Design a lot of systems, author a lot of content and side quests, spam the mini-map with icons; the implied man-hours and resources make Skyrim seem like it's "worth" 100 indie games. Have really huge complicated skyboxes and vistas inside your levels with many different moving parts. Choreograph complex cutscenes throughout your levels. Add a superfluous singleplayer campaign or a superfluous multiplayer mode that no one plays. Hook it up to an iPhone app / Facebook game ecosystem so you can buy hats on the subway. Don't forget to add a crafting and XP system. Everything is paratext.
So maybe it's never been just a graphics arms race. The now-ubiquitous open-world genre signifies a "systems / content design" arms race, escalating genre conventions to absurd results. What do we expect tomorrow's Assassins' Creed 4 to have, now?
This is a paratext designed to sell more paratext. It's a perpetual paratext machine. (When the text functions as paratext, then what functions as text? According to AAA, maybe nothing.) This is not to imply that paratext is "lower" than text, because it's not. I'm just trying to make a distinction between a fictional in-game narrative vs. an outside nondiegetic narrative that influences your interpretation.
I don't think this obsession with paratext is exclusive to AAA, and again, I don't think it's necessarily unethical. First, it's foolish not to think about the context for your work, whenever you make anything. Plus, indie games totally have their own notion of "value" too. The difference is that indie culture is fairly fragmented and we disagree what that value is, and where that value comes from:
- Our ability to take risks and experiment?
- Our relative diversity and ability to personalize our games?
- Our quick development process and roots in communal game jam culture?
- Our earnest nostalgia for "simpler times"?
- Our fluency in some sort of unspoken "language of games"?
- Our designs that focus on something other than photorealistic power fantasy?
- Our freedom to address the world outside of video games / reflect political realities?
(To the degree that "indie" exists at all: personally, I think labels are more often empowering than oppressive. But if you, brave indie, exclude yourself from this conversation, then the indie label will definitely become as oppressive as you feared. "If you are silent about your pain, then they'll kill you and say you enjoyed it." -- Zora Neale Hurston)
I'm not saying art is always above money, or that art can't be expensive, or that AAA is awful, etc. It's not wrong to shout "buy me" in a crowded theater.
But, much like how an analysis of Oliver Twist might look at how Charles Dickens originally wrote it as a magazine serial so he'd insert monthly cliffhangers to keep readers reading, you do need to realize that a lot of your favorite AAA games were built with your wallet in mind and what you think is a compelling narrative with compelling mechanics is designed to be "compelling" in that way, to your demographic, even if you think you're above it. You are just as coddled as someone buying Farmville furniture.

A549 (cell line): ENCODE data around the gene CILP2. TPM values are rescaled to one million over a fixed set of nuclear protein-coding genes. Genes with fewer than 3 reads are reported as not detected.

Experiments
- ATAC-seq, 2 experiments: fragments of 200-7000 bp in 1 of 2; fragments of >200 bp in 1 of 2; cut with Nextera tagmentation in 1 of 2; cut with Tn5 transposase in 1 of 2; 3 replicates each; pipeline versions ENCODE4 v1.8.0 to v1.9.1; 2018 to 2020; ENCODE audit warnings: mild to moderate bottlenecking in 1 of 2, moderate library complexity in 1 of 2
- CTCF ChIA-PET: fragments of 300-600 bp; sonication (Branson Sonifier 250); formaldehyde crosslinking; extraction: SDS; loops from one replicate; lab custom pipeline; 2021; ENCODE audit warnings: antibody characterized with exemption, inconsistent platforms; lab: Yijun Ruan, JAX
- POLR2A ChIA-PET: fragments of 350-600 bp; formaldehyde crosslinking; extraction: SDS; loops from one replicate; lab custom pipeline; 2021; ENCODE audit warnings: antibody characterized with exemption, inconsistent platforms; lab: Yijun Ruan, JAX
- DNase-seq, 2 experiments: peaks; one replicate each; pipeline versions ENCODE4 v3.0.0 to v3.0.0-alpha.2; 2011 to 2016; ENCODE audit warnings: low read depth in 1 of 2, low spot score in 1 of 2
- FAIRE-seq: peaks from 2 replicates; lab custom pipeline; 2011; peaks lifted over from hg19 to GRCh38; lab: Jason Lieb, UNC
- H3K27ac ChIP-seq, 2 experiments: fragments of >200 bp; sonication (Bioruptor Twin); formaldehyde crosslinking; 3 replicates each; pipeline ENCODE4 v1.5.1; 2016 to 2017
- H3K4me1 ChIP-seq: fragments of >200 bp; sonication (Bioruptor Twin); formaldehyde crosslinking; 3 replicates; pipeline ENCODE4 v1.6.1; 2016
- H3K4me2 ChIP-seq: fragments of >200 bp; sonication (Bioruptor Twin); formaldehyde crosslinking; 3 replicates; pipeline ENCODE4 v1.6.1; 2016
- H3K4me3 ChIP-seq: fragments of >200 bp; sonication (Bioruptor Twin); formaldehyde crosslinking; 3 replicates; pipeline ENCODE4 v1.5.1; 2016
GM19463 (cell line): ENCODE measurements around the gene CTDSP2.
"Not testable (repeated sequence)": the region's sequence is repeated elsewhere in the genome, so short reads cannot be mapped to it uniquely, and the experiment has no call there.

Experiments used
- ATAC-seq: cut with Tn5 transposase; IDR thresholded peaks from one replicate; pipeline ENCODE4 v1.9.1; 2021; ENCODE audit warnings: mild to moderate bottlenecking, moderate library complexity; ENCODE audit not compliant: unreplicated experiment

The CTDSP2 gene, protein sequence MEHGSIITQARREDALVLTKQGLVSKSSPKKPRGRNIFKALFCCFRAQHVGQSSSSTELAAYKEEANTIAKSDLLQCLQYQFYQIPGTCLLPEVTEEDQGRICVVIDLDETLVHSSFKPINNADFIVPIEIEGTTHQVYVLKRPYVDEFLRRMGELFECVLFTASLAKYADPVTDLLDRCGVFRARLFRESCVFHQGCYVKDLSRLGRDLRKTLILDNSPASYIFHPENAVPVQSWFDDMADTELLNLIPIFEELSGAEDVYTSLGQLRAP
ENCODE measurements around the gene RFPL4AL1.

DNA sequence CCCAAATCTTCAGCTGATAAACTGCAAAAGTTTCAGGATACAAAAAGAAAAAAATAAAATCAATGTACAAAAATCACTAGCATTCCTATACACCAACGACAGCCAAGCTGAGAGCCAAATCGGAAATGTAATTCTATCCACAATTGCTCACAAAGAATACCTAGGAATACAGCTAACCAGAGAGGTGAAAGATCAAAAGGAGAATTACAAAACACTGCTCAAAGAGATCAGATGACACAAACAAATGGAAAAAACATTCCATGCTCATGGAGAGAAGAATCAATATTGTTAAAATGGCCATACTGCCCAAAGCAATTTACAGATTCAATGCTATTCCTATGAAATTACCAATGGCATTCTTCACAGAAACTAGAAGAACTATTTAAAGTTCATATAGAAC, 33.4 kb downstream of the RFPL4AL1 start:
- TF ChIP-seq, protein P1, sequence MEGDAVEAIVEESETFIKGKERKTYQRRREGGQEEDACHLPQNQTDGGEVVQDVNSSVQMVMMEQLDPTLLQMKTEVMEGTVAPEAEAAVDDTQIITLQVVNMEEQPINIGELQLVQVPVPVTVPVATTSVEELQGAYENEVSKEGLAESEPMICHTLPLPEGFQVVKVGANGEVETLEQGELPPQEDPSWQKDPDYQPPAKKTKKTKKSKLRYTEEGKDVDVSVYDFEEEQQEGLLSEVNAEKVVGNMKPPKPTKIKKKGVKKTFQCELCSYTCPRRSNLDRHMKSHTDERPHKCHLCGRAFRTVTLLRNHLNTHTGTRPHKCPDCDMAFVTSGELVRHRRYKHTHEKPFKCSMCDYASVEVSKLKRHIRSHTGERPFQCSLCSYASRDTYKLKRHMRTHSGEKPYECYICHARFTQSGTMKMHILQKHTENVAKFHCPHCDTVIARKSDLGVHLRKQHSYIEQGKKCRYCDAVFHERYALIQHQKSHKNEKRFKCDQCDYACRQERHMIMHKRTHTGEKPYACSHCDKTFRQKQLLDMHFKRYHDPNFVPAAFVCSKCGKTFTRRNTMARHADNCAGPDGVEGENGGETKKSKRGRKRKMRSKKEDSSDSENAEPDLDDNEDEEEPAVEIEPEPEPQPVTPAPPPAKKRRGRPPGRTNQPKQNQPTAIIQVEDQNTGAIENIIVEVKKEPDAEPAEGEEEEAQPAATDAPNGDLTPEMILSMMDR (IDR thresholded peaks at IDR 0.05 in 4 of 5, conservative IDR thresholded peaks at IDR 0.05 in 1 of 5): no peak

Dishonored's "deep, literary" world of Dunwall started with Arkane's pitch to a publisher of an "FPS where you're a ninja assassin (except white, not Asian) with magical steampunk powers." Mass Effect's convoluted galactic lore is based on images of holographic space swords, space ghosts, and space magic, wrapped around a combat system where you shoot at a monster's face to deplete 3 different types of health bars. I've played / liked both Dishonored and Mass Effect, but I can also recognize bullshit.
The next time you miss someone's face and shoot a wall in Crysis 6, remember: it's not just a metal wall in a slum. It's a beautifully realized metal wall, dynamically tesselating on your polymorphic quantum computer. It's a signifier of labor, skill, graphical complexity, and investment, designed to convince you of that game's worth, since it's pretty much the same thing you were doing 20 years before.
And of course, we'll keep buying it. It's just a game, some fun escapism. Nothing affects us. We're unportalable.
TLDR; video game design, in itself, is also a really complex and nuanced form of marketing.
(Tangent: I think the narrative in Portal 1 is more or less a paratext, and doesn't really interface with the main "text" of Portal 1 -- a game where 99% of the game time is about understanding space and line of sight in counter-intuitive ways. Portal 2's narrative is much more of a "text" in that it's much more interested in how the test chambers are constructed or space is transfigured, and dedicates time to discussing the philosophy behind puzzle design and science as an "itch."... I do like Portal 1 better, though.)